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The 10 Worst Practices in ICT Education

By Margot Phillipps

Excuse me if you have already found this gem, but I was sent this link and immediately formed a strong view that I'd like to meet Michael Trucano:

http://blogs.worldbank.org/edutech/worst-practice.

Michael is a Senior ICT and Education Specialist at the World Bank. Working for the World Bank, he clearly travels and sees the same mistakes being repeated around the world.

I had to refrain from prostrating myself on the floor of ACM HQ when I visited last year, as I am so over awed by their foresight in writing the ACM Model Curriculum for K-12 Computer Science Education and assisting CSTA in its formation. So it is no surprise that I'd at least like to shake the hand of this gentleman!

The first mistake he notes is "Dump hardware in schools, hope for magic to happen". This is still a mindset. In New Zealand, schools are probably past the dumping of hardware in schools phase. We are now in the dumping in schools of ultra-fast broadband. We suffer from relatively slow internet speeds and there is a project to bring ultra-fast broadband to every school gate.

But mistake number 9 is "Don't train your teachers (nor your school headmasters, for that matter)". And without training and adequate PD, and the principal's really understanding the importance of that PD, new hardware or new bandwidth will achieve little.

And of course, related to this is number 5 "Don't monitor, don't evaluate". With the best of intentions amounts of money does get offered to schools for ICT Professional Development (PD) projects or put into centralised PD project. What school wouldn't hold up its hand for some relatively un-monitored money. But it is possibly money wasted as "credible, rigorous impact evaluation studies" are not done.

And my other favourite was Number 8 "Assume away Equity issues". There is an argument that computers can level out those equity issues but as Michael notes "they don't happen without careful proactive attention to this issue."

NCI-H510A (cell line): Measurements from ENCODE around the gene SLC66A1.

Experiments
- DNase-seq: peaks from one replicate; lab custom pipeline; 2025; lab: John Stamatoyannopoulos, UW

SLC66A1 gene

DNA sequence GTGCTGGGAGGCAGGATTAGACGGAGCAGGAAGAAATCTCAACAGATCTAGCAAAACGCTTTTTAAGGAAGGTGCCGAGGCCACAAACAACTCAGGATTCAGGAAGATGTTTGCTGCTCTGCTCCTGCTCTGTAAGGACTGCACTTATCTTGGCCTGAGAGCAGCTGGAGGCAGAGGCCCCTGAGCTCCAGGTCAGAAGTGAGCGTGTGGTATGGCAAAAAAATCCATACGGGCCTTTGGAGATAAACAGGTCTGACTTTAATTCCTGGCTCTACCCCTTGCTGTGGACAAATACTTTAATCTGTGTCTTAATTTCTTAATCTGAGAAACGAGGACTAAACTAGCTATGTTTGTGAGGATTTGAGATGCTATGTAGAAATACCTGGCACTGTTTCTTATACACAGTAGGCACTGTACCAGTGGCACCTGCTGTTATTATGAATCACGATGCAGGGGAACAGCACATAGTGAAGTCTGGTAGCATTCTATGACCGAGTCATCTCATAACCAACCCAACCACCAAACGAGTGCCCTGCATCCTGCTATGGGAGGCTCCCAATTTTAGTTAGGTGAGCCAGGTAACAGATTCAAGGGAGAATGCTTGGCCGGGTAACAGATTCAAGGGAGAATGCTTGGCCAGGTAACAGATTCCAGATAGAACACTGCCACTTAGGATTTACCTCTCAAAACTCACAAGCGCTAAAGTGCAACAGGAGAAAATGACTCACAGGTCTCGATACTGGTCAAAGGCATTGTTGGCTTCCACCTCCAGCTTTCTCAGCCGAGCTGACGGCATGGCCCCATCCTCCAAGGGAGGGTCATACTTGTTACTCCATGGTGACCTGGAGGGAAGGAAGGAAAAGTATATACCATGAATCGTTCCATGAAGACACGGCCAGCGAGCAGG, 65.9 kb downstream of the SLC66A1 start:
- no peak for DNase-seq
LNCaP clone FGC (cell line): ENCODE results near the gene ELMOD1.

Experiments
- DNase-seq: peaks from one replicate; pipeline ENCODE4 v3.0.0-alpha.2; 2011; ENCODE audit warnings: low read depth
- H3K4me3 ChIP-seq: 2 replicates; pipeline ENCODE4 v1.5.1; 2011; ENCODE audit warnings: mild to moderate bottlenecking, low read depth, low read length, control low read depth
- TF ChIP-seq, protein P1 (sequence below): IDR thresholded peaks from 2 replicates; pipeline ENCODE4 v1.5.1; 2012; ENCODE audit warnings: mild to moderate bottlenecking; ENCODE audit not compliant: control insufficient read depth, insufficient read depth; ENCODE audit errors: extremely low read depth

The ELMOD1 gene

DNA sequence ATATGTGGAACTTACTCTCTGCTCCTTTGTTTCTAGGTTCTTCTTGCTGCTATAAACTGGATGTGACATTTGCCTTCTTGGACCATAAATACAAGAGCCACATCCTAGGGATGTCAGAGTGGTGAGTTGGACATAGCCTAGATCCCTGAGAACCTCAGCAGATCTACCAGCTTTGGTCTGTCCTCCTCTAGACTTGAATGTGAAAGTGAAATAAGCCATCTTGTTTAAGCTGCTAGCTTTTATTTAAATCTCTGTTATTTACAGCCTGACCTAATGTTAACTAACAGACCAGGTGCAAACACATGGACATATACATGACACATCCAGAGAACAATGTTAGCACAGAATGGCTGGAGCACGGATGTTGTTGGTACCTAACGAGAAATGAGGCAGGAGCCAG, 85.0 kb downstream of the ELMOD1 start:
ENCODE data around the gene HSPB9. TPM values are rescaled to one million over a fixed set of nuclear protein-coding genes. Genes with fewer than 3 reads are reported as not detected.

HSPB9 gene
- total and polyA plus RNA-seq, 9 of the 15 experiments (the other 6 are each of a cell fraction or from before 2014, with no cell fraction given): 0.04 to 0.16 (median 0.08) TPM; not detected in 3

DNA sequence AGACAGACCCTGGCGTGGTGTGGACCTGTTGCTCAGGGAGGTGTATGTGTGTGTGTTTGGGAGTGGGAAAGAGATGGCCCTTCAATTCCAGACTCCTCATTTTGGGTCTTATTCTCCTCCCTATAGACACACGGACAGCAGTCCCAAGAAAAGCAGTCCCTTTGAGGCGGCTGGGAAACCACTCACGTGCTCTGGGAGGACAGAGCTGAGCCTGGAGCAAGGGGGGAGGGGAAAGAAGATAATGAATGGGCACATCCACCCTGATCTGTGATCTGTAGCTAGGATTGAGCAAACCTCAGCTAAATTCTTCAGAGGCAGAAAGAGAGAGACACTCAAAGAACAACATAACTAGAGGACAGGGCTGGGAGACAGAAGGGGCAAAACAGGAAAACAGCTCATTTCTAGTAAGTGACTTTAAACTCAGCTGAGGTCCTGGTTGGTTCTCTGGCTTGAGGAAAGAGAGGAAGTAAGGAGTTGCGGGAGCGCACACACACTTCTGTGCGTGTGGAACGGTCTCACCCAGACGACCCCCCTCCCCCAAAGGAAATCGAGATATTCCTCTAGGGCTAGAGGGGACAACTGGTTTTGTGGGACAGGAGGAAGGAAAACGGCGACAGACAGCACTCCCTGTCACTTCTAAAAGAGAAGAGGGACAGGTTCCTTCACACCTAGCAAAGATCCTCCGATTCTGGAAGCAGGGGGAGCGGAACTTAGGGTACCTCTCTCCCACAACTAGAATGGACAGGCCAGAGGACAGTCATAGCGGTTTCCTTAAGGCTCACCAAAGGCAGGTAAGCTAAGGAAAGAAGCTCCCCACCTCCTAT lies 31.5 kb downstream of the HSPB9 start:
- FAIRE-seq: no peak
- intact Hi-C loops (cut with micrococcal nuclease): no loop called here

He left number 10 free. Mine would be "Place people from other disciplines in charge of your discipline". I wouldn't assume I could manage the Social Science curriculum of a school or school district or state or country, because my background is in ICT. So do our subject the honour of having people who understand the subject drive it.

What would you make your number 10?

Margot Phillipps
CSTA International Director

Comments

10. Don't tie the hands of the teachers when they wish to use technology.

Recently in my district a district administrator decided to rewrite the Acceptable Use of Technology Agreement that all staff and students must sign at the start of every school year. She put in place, "Use involving a device or software that captures or monitors others' computer use." Since Synchroeyes is in use in the computer lab, our teacher's association president tried to point out to the administrator that I would be in violation of the Acceptable Use Agreement if I used this district installed software. The administrator made the statement that she did not mean the use of this type of software when she rewrote the Acceptable Use Agreement. I thought the purpose of Synchroneyes was to "monitor others' computer use." I guess I am not using the software correctly.

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